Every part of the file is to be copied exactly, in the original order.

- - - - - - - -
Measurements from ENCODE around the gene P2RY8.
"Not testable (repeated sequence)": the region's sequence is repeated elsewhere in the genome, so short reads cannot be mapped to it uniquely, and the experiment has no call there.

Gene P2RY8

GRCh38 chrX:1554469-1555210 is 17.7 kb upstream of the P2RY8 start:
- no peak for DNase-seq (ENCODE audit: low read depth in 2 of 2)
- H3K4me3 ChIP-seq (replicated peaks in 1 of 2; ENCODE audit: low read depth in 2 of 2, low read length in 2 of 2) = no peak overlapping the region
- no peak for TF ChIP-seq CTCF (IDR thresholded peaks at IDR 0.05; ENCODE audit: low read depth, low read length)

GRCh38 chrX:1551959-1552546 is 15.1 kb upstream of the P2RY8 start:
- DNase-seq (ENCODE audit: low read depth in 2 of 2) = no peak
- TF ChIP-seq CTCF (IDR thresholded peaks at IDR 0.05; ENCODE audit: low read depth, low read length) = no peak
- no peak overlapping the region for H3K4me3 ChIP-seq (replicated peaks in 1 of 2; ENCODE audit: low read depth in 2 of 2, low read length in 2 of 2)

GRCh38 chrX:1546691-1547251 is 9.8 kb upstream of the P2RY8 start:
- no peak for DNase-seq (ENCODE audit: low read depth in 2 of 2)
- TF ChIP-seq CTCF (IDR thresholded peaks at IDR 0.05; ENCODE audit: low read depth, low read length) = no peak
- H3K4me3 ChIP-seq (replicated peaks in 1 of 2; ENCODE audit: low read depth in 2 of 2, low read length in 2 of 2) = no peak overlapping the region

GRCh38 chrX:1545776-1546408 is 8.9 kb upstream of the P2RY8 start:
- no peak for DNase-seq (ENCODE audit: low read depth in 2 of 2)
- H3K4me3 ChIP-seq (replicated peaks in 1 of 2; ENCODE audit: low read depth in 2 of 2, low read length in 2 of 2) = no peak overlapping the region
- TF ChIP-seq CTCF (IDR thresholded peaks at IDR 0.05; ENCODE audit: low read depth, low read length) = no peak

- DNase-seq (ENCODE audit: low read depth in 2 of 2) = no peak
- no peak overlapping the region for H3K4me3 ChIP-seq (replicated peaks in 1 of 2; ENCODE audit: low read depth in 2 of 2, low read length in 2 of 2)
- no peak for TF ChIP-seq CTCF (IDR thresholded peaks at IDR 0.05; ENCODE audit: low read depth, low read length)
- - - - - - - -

Measurements from ENCODE around the gene P2RY8.
"Not testable (repeated sequence)": the region's sequence is repeated elsewhere in the genome, so short reads cannot be mapped to it uniquely, and the experiment has no call there.

Gene P2RY8

GRCh38 chrX:1554469-1555210 is 17.7 kb upstream of the P2RY8 start:
- no peak for DNase-seq (ENCODE audit: low read depth in 2 of 2)
- H3K4me3 ChIP-seq (replicated peaks in 1 of 2; ENCODE audit: low read depth in 2 of 2, low read length in 2 of 2) = no peak overlapping the region
- no peak for TF ChIP-seq CTCF (IDR thresholded peaks at IDR 0.05; ENCODE audit: low read depth, low read length)

GRCh38 chrX:1551959-1552546 is 15.1 kb upstream of the P2RY8 start:
- DNase-seq (ENCODE audit: low read depth in 2 of 2) = no peak
- TF ChIP-seq CTCF (IDR thresholded peaks at IDR 0.05; ENCODE audit: low read depth, low read length) = no peak
- no peak overlapping the region for H3K4me3 ChIP-seq (replicated peaks in 1 of 2; ENCODE audit: low read depth in 2 of 2, low read length in 2 of 2)

GRCh38 chrX:1546691-1547251 is 9.8 kb upstream of the P2RY8 start:
- no peak for DNase-seq (ENCODE audit: low read depth in 2 of 2)
- TF ChIP-seq CTCF (IDR thresholded peaks at IDR 0.05; ENCODE audit: low read depth, low read length) = no peak
- H3K4me3 ChIP-seq (replicated peaks in 1 of 2; ENCODE audit: low read depth in 2 of 2, low read length in 2 of 2) = no peak overlapping the region

GRCh38 chrX:1545776-1546408 is 8.9 kb upstream of the P2RY8 start:
- no peak for DNase-seq (ENCODE audit: low read depth in 2 of 2)
- H3K4me3 ChIP-seq (replicated peaks in 1 of 2; ENCODE audit: low read depth in 2 of 2, low read length in 2 of 2) = no peak overlapping the region
- TF ChIP-seq CTCF (IDR thresholded peaks at IDR 0.05; ENCODE audit: low read depth, low read length) = no peak

- DNase-seq (ENCODE audit: low read depth in 2 of 2) = no peak
- no peak overlapping the region for H3K4me3 ChIP-seq (replicated peaks in 1 of 2; ENCODE audit: low read depth in 2 of 2, low read length in 2 of 2)
- no peak for TF ChIP-seq CTCF (IDR thresholded peaks at IDR 0.05; ENCODE audit: low read depth, low read length)